Democrat Abigail Spanberger, who is challenging Rep. Dave Brat (R-Va.), won the endorsement of former vice president Joe Biden on Monday. (Julia Rendleman/For The Washington Post)

Former president Barack Obama on Monday endorsed three Virginia Democrats running in competitive congressional races in November.

In his second wave of midterm endorsements, Obama gave the nod to Democrats Abigail Spanberger, Jennifer T. Wexton and Elaine Luria, who are all seeking to unseat Republican incumbents.

He also endorsed Democrat Ben Jealous to be Maryland’s next governor. Jealous, a former NAACP president, would be the state’s first black chief executive.

Obama also endorsed Jealous’s running mate, Susan Turnbull, Maryland’s House Speaker Michael E. Busch (Anne Arundel) and Courtney Watson, who is running for the House of Delegates in a Howard County district.

They were among 260 Democrats across the country running for House, Senate, governor or state legislatures to win Obama’s backing Monday.

Spanberger, who is challenging Rep. Dave Brat (R) in Virginia’s 7th Congressional District, also received former vice president Joe Biden’s endorsement Monday.

“The Democratic Party has always made the biggest difference in the lives of the American people when we lead with conviction, principle, and bold, new ideas,” Obama said in a written statement. “Our incredible array of candidates up and down the ticket, all across the country, make up a movement of citizens who are younger, more diverse, more female than ever before. They’re Americans who aren’t just running against something, but for something. They’re running to expand opportunity and restore the honor and compassion that should be the essence of public service. I’m proud to endorse so many of them today, and I’m eager to continue making the case for why they deserve our votes this November.”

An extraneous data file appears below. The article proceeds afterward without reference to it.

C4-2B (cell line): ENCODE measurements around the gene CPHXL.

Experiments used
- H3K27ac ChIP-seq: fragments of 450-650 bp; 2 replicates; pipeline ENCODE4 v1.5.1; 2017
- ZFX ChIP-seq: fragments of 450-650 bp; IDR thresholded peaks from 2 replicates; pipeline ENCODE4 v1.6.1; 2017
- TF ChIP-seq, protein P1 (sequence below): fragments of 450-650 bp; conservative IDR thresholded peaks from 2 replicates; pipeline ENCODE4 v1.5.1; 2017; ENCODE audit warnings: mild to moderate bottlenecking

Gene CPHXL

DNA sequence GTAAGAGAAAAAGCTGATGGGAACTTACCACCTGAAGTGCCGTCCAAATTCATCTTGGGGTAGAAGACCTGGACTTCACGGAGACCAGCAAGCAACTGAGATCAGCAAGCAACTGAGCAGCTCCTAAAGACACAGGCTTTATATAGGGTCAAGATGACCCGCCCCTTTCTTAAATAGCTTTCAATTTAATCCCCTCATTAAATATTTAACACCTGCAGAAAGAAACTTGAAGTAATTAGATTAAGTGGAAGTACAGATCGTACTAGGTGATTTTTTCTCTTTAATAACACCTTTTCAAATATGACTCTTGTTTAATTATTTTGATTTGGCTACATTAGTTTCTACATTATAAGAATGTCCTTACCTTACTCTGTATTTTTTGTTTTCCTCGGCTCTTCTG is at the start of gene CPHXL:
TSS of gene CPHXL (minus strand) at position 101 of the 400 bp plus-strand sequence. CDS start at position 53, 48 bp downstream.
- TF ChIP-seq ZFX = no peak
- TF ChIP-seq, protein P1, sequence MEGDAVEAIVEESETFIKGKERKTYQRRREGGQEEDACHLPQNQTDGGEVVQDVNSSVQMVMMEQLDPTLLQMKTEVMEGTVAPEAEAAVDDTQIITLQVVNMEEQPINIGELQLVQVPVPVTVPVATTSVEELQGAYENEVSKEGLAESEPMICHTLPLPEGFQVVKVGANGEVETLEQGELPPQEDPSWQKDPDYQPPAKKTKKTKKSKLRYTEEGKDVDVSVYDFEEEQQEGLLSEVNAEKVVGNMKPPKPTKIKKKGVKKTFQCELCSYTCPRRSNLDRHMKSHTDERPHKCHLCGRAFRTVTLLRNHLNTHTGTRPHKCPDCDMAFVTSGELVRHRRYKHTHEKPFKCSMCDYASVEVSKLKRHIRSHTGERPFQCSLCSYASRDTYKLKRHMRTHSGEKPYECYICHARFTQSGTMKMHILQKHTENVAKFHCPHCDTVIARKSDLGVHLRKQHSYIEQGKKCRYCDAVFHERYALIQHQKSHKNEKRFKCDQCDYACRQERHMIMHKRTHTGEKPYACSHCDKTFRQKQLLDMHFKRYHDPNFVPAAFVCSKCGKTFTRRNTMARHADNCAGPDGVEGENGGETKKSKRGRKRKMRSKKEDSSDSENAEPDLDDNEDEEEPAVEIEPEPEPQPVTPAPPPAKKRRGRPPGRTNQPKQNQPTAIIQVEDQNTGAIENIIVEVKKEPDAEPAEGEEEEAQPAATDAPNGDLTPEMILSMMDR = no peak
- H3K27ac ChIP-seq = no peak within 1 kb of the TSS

Obama made 81 midterm endorsements in August and has campaigned for Democrats in California, Illinois, Ohio and Pennsylvania. No Virginia or Maryland candidates were included in the initial round.

In his second wave of endorsements, Obama said he focused on close races, those that are redistricting priorities, candidates who worked for his administration or past campaigns, and races where he wants to build a pipeline of “diverse talent” to encourage the next generation of Democratic leaders.

The former president called Jealous “an accomplished civil rights leader, businessman, and advocate for working people.” The endorsement highlighted Jealous’s work in Maryland while he was NAACP chief, including repealing the death penalty and on referendums to uphold same-sex marriage and in-state tuition for some undocumented immigrants.

Jealous is running an uphill campaign against incumbent Republican Gov. Larry Hogan, who has outraised Jealous and leads him by double digits in recent polls.

A Goucher Poll last month showed Jealous is losing a sizeable portion of Democrats and African Americans to Hogan, who has governed as a moderate and hopes to become the state’s first Republican governor to win reelection in more than 60 years. A Mason-Dixon poll released last week showed Jealous performing better among those constituencies.